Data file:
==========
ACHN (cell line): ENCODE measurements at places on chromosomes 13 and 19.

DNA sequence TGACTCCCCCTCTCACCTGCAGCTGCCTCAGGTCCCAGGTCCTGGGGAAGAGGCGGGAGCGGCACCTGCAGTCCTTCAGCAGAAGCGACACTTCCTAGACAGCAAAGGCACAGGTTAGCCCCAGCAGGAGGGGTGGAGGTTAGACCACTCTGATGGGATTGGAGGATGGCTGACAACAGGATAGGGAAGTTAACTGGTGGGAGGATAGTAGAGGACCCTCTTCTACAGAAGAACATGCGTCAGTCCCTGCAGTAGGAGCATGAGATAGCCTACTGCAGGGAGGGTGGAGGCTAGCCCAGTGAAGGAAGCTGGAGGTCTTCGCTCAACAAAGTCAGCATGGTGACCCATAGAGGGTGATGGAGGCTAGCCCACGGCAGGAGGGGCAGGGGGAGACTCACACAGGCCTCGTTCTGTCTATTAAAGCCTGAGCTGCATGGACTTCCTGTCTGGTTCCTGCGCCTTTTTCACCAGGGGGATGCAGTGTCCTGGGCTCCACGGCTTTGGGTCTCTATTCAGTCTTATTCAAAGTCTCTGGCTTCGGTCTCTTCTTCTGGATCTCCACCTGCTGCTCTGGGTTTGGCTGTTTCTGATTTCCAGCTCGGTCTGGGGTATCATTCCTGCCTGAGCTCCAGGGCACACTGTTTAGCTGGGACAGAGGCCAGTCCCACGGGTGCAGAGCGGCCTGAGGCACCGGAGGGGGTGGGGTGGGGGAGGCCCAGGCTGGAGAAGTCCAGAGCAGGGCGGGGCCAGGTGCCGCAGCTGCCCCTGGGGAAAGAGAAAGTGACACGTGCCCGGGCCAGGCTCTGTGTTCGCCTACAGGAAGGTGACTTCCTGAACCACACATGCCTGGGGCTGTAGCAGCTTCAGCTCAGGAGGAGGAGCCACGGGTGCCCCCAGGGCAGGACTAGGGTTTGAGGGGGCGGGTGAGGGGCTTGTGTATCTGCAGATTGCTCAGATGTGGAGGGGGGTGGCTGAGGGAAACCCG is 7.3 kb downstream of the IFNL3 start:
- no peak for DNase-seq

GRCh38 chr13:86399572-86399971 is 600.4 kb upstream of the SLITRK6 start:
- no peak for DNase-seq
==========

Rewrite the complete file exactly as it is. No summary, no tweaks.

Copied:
ACHN (cell line): ENCODE measurements at places on chromosomes 13 and 19.

DNA sequence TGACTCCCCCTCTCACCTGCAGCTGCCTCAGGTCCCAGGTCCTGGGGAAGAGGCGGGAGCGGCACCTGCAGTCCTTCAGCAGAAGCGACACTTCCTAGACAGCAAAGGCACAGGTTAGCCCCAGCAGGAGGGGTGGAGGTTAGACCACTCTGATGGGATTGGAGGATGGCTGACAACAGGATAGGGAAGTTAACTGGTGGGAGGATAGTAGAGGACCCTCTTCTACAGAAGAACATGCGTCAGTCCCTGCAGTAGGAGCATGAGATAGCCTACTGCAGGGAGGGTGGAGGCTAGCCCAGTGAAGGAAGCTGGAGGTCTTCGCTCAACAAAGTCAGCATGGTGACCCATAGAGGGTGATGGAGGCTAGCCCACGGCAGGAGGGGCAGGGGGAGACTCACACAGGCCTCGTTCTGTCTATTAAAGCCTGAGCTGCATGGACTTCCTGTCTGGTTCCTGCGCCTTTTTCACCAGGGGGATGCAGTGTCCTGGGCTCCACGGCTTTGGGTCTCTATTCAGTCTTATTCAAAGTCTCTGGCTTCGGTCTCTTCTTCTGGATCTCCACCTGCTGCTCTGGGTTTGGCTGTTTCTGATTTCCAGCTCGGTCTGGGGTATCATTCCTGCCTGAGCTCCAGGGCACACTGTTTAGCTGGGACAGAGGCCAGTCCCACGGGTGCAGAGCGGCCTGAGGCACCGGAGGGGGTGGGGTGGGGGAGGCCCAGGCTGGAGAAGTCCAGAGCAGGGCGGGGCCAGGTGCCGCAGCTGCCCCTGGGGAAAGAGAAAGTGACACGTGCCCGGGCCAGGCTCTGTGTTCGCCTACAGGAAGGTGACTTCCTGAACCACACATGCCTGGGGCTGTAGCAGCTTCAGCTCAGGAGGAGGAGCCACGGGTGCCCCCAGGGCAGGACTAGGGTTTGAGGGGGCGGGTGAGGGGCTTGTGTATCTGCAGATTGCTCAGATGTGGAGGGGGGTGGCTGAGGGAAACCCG is 7.3 kb downstream of the IFNL3 start:
- no peak for DNase-seq

GRCh38 chr13:86399572-86399971 is 600.4 kb upstream of the SLITRK6 start:
- no peak for DNase-seq